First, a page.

To you, maybe.
    Even people who hate Sanders repeatedly report finding his "authenticity" admirable. Again, it is what it is. I'm just trying to describe the state of affairs. If Joe Walsh and Mike Bloomberg can choose Sanders over Trump then I'm sure almost every voting Democrat will.

    But would they vote? Seems like a hell of a gamble to me.
    Let's take the argument implied by the article, which can be assessed and criticized - but I just want to describe it. It is contributing evidence that in some swing states (habitual) nonvoters may lean more Republican, or at least Trumpian, than toward Democrats, and that this may be related to the same cohort's antiestablishmentarian and 'shake things up' attitudes. It is well-known that Democrats, both as a matter of principle and political strategy, promote voter registration and participation and oppose vote-suppressing policies. If it is correct that in a certain state nonvoters are net Republican-leaning, then increasing their turnout in the general would be a net negative for Democrats. On the other hand, given the characteristics of the nonvoting cohort, the contrarian Bernie "political revolution" Sanders might be expected to be more appealing to them than other Democratic candidates would be.

    So what it amounts to is an argument for the above-replacement electability of Sanders in swing states. I don't fully buy it - across the states ~1/3 of respondents have no preference between parties or don't know, and I doubt if you forced them all to vote they would vote 3rd party 10X the general rate - but it is food for thought. Average Democrats will turn out against Trump as long as they're not outright demoralized by the nominee, and if the nominee is good with weak leaners or nonvoters then that's a bonus.

    Both GWB and Obama were at around the same percentage at this point in the race. Barring some gigantic scandal (well, more than impeachment anyways), I think he has just as strong of an incumbent advantage as his predecessors did. Combine that with voters having a pretty good outlook on the economy, Id say more voters are sadly likely willing to overlook the whole corrupt wannabe dictator thing.
    Here's the thing - the incumbent advantage has been observed to be continually weakening, and the difference between Trump's current polling and his most recent minimum in late October is 3 or 4 points. As always, to win reelection he has to perform at least as well in a specific set of states as he did in 2016. If his polling is running very high in October then we have a problem, but there's no ground for preemptive pessimism. To paraphrase someone, Sanders (if nominated) is on course to handle Trump fairly comfortably barring him suffering another heart attack on stage during the general and subsequently confessing his admiration for Stalin's 1930s policies. Your concerns can't be conclusively dissolved but they are weaker than you hold them to be. You shouldn't be complacent but you shouldn't stress yourself with misdirected anxiety.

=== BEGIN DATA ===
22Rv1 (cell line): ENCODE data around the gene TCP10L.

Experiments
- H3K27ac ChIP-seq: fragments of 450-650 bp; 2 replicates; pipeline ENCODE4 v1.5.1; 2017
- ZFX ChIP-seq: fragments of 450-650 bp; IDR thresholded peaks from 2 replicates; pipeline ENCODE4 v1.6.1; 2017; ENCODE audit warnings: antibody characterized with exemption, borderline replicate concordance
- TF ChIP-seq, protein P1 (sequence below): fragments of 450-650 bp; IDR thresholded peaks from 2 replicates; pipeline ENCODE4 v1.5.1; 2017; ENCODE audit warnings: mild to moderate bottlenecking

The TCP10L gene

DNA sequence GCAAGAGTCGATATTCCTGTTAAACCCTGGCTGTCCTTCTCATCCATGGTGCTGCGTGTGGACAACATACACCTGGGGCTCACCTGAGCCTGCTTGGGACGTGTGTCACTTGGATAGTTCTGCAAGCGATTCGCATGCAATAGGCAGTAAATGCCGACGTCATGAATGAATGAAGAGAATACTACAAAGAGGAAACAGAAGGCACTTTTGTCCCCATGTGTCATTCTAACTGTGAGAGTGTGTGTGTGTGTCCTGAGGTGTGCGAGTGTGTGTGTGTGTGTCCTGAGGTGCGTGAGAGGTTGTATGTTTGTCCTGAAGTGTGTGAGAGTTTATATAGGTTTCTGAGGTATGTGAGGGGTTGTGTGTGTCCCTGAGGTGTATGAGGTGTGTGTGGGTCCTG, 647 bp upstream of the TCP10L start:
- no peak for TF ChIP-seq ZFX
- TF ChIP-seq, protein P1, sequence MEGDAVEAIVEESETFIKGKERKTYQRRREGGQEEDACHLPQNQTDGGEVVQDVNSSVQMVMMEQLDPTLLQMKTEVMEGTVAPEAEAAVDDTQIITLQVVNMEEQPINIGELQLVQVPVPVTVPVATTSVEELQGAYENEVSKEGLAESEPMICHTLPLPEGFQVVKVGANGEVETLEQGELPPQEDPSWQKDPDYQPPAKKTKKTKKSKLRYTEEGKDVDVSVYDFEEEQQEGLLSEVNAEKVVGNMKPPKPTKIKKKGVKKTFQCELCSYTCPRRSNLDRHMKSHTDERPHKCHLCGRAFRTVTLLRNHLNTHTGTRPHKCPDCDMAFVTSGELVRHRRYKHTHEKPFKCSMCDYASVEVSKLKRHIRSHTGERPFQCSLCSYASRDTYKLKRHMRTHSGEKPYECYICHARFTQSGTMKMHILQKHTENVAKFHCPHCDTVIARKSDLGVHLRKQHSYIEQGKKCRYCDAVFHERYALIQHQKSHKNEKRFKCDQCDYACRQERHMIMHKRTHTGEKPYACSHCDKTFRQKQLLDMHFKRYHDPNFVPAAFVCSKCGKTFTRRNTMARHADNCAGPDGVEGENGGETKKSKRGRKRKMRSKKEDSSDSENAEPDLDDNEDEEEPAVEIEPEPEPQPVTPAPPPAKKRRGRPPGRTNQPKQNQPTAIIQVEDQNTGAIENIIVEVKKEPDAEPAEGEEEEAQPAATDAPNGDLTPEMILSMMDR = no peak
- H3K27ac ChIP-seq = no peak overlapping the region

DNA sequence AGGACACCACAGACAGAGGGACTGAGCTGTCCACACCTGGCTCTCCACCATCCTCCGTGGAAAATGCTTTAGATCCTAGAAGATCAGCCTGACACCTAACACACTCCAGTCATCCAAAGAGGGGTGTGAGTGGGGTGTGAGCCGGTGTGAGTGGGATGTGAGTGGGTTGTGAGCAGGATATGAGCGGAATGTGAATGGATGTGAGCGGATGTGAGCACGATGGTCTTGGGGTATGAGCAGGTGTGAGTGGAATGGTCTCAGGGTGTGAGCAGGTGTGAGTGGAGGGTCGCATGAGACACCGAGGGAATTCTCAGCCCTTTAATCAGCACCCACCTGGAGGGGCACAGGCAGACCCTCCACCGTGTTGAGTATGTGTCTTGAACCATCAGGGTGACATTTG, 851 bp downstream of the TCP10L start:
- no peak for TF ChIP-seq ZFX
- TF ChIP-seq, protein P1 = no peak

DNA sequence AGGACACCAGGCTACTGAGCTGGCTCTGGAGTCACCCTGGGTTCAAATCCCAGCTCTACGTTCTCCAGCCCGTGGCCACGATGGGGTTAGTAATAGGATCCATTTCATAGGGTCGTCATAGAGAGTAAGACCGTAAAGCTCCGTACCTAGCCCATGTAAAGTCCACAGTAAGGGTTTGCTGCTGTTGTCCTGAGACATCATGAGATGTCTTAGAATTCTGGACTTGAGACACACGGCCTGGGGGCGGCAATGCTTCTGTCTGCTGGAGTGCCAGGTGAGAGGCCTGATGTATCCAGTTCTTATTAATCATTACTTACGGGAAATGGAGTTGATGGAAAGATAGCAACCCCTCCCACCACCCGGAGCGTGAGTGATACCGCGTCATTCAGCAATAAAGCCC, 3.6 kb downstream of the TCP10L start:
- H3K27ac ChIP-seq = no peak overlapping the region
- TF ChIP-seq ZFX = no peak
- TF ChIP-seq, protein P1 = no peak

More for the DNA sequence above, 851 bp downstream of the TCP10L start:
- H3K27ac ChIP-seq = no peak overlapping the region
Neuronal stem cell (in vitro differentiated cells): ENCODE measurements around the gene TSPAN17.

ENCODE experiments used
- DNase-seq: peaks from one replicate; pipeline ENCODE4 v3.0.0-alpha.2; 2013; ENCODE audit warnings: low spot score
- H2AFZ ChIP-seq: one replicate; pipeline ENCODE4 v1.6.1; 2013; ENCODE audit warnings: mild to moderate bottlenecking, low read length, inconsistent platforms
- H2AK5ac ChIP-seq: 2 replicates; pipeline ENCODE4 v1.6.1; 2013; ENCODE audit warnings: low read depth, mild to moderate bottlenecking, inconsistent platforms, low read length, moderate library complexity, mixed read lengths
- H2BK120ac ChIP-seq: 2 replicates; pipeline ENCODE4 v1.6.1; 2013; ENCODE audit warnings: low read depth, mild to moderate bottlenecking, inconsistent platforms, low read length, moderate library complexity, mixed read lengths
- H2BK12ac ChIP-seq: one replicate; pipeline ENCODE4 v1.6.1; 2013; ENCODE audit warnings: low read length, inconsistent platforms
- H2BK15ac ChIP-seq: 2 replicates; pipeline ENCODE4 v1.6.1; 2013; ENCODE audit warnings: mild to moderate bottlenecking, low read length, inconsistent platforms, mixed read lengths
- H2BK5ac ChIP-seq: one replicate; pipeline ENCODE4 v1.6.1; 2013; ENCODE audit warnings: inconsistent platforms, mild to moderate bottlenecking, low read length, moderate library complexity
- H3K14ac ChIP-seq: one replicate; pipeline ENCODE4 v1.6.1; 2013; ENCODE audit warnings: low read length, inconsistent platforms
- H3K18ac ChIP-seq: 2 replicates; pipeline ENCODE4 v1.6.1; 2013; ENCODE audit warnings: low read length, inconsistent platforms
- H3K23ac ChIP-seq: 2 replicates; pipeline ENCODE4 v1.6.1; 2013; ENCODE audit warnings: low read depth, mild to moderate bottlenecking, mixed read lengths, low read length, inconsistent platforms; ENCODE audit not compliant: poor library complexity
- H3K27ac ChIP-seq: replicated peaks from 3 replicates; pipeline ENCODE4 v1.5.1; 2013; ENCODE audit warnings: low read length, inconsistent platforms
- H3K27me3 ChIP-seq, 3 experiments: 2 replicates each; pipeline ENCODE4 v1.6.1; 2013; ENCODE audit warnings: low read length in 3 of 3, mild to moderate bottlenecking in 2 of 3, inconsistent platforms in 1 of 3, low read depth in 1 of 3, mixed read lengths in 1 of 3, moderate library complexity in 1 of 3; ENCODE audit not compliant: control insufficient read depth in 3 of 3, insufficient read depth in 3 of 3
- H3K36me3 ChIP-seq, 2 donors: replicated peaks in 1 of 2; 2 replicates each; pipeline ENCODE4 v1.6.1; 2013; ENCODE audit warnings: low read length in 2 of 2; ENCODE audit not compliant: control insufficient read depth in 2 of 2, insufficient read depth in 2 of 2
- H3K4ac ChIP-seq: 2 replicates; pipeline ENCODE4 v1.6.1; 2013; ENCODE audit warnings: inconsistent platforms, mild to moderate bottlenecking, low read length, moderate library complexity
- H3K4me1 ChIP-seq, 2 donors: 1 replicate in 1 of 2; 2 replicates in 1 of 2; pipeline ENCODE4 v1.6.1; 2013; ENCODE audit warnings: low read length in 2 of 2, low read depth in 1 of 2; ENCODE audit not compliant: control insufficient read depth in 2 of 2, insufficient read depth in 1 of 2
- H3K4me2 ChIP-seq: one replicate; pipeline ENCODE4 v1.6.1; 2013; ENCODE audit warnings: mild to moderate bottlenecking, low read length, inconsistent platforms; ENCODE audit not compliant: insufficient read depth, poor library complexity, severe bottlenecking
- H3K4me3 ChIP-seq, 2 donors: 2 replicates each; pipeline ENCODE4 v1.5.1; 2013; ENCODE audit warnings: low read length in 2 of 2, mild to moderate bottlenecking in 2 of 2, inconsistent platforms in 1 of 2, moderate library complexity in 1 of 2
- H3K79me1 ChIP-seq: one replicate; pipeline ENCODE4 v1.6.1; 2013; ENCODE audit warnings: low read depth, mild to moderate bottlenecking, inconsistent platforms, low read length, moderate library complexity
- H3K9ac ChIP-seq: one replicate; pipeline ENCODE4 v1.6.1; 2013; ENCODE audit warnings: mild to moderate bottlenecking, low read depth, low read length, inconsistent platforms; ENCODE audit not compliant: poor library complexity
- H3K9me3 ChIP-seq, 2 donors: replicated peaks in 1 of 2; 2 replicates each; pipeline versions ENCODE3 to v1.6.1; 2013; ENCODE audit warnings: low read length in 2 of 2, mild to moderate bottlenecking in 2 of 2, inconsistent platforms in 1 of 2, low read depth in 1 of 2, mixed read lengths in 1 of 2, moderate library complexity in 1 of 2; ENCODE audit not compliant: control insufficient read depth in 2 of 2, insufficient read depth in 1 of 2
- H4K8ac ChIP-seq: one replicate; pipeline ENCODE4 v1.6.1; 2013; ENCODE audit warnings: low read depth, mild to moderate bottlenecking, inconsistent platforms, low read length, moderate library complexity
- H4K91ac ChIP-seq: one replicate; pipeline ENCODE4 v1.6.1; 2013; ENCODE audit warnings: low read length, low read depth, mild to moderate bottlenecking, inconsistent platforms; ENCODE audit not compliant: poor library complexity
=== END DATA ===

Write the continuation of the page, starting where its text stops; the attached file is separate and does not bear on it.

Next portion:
Quote Originally Posted by edyzmedieval View Post
    National polls clearly indicated there's only one who has more possible votes in the final election - Sanders.

    And let's be honest here, with Bloomberg suddenly polling at 19% out of the blue, it's really not unreasonable to expect the DNC will switch to someone more moderate. Hooah is right - America dislikes any mention of socialism, even if they like Bernie. At this rate, I would honestly expect the next ones to drop out would be Liz and Klobuchar.

    This leaves the DNC with 3 guys who are nearly 80 and a young Army veteran who will not poll well in the conservative South because he's gay.
    If the DNC were somehow to award the candidacy to someone other than Sanders then they would not be restricted to any of the contenders. If everyone other than Sanders concedes and releases their delegates from their pledges they could theoretically nominate Hillary Clinton or Al Gore if it were worked out that way. But it's not going to happen.

    Expect Bloomberg to be a paper tiger just like Biden. We should have learned from Warren that a rapid surge built on soft support from squishy moderates is not a guarantee of lasting dominance.

    Quote Originally Posted by Crandar View Post
    The Cuban Revolution is generally viewed positively pretty much everywhere, except for the land of the sponsors of the previous regime. America has a huge problem with chauvinism, even among self-described liberals. I just read rant from a conservative-hating Democrat calling for sanctioning Russia to oblivion and intervening for an independent Chechnya. Rambles like these approach Ann Coulter levels of insanity. Although I personally don't like Sanders much, his candidacy might be on the long term a useful way to gradually reject some of the most extreme Cold War taboos.
    Sanctioning Russia and an independent Chechnya is not exactly chauvinism. I'd be interested to see international polling on the Cuban Revolution though, I can't find any.

    Quote Originally Posted by Philippus Flavius Homovallumus View Post
    I'd say that Sanders is enough of an actual Socialist, as opposed to a Social Democrat, that more moderate educated voters will not vote for him - comparison to Corbyn as you say. Sanders is on mic saying things like "I supported Castro" and "I don't trust markets" and these sentiments are fundamentally un-American.
    Corbyn comparisons are lazy and uninformed, and the "un-American" take is even worse, but to claim Sanders is on mic saying he supported Castro and doesn't trust markets, in the face of him saying the opposite on multiple occasions, requires some evidence. (And for the former, pointing out the increase in living standards in Cuba and opposing a coup is not tantamount to praising Castro.)

    Note that this plan has failed in both my homeland and mit fosterland.
    That is incorrect.